"The artist travels to the great quantum mechanics institutions of the world and, using a large-format camera, photographs blackboards as he finds them.
Momentum displays the photographs in life-size.
Before he walks into a lecture hall Guijarro has no idea what he might find. He begins by recording a blackboard with the minimum of interference. No detail of the lecture hall is included, the blackboard frame is removed and we are left with a surface charged with abstract equations.
Effectively these are documents. Yet once removed from their institutional beginnings the meaning evolves. The viewer begins to appreciate the equations for their line and form. Color comes into play and the waves created by the blackboard eraser suggest a vast landscape or galactic setting. The formulas appear to illustrate the worlds of Quantum Mechanics. What began as a precise lecture, a description of the physicist’s thought process, is transformed into a canvas open to any number of possibilities.”
Kate MccGwire’s feather sculptures are awe inspiring in their detail; they are the type of thing that is marveled. Gathering, peeling, and layering are just a few ways she constructs her work. The materials, vibrant colors, and tactile quality gives them an uncanny feeling.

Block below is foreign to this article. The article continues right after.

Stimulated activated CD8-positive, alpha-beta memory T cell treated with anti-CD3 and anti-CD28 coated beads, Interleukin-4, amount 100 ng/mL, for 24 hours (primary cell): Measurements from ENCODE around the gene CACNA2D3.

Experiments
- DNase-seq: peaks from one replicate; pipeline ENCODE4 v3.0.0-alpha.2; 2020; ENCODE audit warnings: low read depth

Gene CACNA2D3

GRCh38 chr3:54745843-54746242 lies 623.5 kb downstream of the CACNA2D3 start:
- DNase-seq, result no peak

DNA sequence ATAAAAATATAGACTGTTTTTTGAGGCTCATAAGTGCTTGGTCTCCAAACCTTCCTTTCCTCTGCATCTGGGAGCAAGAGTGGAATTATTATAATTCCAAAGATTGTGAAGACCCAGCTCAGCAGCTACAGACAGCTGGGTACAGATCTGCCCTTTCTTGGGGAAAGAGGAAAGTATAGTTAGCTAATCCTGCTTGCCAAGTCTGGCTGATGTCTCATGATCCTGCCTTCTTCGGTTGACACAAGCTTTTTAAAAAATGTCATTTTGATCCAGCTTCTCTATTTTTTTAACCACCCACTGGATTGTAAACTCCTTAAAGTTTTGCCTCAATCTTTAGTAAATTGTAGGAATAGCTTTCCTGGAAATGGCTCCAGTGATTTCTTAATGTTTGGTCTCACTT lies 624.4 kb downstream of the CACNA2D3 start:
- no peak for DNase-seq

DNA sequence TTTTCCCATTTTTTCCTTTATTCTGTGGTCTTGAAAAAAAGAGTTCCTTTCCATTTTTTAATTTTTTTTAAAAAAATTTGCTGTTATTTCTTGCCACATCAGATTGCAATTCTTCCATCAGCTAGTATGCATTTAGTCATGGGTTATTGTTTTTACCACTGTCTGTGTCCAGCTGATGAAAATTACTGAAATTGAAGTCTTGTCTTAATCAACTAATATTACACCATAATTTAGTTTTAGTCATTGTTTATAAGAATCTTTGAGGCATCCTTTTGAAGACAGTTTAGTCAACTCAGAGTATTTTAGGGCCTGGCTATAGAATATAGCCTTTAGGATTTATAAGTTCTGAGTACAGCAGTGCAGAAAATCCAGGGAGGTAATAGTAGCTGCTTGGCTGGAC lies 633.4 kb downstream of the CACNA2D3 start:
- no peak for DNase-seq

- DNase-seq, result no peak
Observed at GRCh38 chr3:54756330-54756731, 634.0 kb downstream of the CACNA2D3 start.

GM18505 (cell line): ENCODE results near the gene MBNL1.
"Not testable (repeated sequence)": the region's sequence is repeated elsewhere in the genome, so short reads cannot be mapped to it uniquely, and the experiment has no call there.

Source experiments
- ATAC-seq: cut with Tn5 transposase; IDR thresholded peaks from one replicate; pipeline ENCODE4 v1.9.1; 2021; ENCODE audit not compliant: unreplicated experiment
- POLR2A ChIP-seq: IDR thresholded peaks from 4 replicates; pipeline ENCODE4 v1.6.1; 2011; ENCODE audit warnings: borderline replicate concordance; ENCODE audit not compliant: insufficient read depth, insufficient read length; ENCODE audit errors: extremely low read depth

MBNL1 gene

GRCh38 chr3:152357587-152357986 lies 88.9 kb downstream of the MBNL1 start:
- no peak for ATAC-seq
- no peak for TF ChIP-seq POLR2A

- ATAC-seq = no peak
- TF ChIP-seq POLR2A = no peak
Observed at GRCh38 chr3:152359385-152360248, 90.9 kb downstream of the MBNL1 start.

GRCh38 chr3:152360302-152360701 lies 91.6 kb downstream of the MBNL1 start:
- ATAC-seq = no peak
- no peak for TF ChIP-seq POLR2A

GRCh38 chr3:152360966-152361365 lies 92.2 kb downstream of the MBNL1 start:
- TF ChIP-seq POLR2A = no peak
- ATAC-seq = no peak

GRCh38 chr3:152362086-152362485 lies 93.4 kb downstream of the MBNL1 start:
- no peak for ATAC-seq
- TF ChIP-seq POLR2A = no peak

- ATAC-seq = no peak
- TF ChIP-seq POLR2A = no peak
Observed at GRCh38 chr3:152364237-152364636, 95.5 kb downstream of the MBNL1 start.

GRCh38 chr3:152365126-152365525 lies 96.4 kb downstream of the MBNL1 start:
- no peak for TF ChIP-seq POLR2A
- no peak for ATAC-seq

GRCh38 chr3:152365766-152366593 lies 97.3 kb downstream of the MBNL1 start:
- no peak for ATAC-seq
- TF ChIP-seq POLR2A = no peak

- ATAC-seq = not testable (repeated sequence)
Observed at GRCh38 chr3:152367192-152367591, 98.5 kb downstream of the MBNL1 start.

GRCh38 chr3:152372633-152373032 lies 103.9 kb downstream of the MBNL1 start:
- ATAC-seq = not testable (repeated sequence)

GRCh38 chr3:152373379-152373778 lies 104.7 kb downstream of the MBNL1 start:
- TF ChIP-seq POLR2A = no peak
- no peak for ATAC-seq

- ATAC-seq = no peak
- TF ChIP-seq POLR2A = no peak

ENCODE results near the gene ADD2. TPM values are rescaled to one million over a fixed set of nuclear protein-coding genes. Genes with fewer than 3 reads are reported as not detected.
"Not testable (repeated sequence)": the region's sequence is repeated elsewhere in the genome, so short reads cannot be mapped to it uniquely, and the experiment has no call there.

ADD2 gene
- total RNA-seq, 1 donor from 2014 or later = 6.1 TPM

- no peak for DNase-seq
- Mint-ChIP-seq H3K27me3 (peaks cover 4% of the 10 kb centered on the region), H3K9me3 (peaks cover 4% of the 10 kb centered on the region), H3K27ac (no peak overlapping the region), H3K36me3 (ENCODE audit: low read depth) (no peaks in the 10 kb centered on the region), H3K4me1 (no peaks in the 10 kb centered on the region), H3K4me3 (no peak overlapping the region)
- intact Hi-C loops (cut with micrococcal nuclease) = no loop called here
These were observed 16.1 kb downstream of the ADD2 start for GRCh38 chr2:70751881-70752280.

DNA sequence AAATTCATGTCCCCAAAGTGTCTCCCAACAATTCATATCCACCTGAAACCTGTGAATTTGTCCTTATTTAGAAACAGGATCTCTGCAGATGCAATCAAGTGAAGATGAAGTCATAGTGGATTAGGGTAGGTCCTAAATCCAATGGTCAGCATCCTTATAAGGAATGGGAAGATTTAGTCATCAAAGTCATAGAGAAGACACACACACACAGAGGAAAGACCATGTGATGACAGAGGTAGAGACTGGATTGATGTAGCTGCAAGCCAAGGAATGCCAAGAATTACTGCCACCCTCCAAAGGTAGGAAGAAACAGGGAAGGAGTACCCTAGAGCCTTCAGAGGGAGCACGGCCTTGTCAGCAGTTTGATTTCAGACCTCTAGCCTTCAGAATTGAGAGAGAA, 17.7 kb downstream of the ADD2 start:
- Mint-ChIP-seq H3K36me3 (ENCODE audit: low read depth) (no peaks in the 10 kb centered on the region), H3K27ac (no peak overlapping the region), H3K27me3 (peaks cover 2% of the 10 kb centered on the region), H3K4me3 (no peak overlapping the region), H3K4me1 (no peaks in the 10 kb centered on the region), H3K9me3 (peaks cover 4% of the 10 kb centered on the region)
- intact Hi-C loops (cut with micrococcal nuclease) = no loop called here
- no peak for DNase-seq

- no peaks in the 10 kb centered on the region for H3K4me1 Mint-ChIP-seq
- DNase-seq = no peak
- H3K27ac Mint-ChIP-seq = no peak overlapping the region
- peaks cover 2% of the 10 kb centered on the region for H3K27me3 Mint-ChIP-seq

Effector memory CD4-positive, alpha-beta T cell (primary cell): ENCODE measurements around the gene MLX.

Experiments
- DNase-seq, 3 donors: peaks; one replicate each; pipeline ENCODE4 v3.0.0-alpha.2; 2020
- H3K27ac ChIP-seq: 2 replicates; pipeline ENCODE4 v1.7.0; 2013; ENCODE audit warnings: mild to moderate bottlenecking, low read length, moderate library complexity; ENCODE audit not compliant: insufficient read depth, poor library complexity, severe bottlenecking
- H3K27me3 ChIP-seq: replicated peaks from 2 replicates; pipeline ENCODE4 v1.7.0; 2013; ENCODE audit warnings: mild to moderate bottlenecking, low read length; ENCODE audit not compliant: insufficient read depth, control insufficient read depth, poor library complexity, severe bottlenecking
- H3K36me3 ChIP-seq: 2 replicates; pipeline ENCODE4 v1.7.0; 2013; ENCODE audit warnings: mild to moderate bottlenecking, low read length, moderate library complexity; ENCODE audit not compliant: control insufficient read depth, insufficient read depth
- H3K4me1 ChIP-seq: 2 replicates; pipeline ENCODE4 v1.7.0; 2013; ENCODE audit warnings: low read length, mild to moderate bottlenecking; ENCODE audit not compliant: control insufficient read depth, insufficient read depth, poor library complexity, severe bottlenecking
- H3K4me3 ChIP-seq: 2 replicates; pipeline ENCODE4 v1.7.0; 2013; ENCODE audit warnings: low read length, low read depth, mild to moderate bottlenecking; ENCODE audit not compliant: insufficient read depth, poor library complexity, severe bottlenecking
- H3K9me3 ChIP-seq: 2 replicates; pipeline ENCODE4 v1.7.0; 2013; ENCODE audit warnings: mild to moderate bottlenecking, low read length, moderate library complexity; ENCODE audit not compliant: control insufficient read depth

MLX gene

The Viennese Museum of Applied Art is a typical example of Ringstrasse architecture: an elegant, richly ornamented Neo-Renaissance building with an inner peristyle hall and galleries. Upon entering the building, the visitor finds himself/herself, surprisingly, in a darkened, curved space: soon he/she discovers that he/she is standing under large, slanted scaffolding. He/she instinctively walks to the right, where there is a way out. When he/she returns to the daylight, he/she finds himself/herself in the Museum hall, standing next to a thirteen-meter high tilted wall covered in red silica sand. The wall slices the inner space of the Museum diagonally across two floors, slashing razor-like through pillars and balustrades up to the ceiling. The wall, tilted at a 45° angle and with a base thirty-five meters long, is a fragment of one side of a pyramid which could continue in the exterior of the Museum building.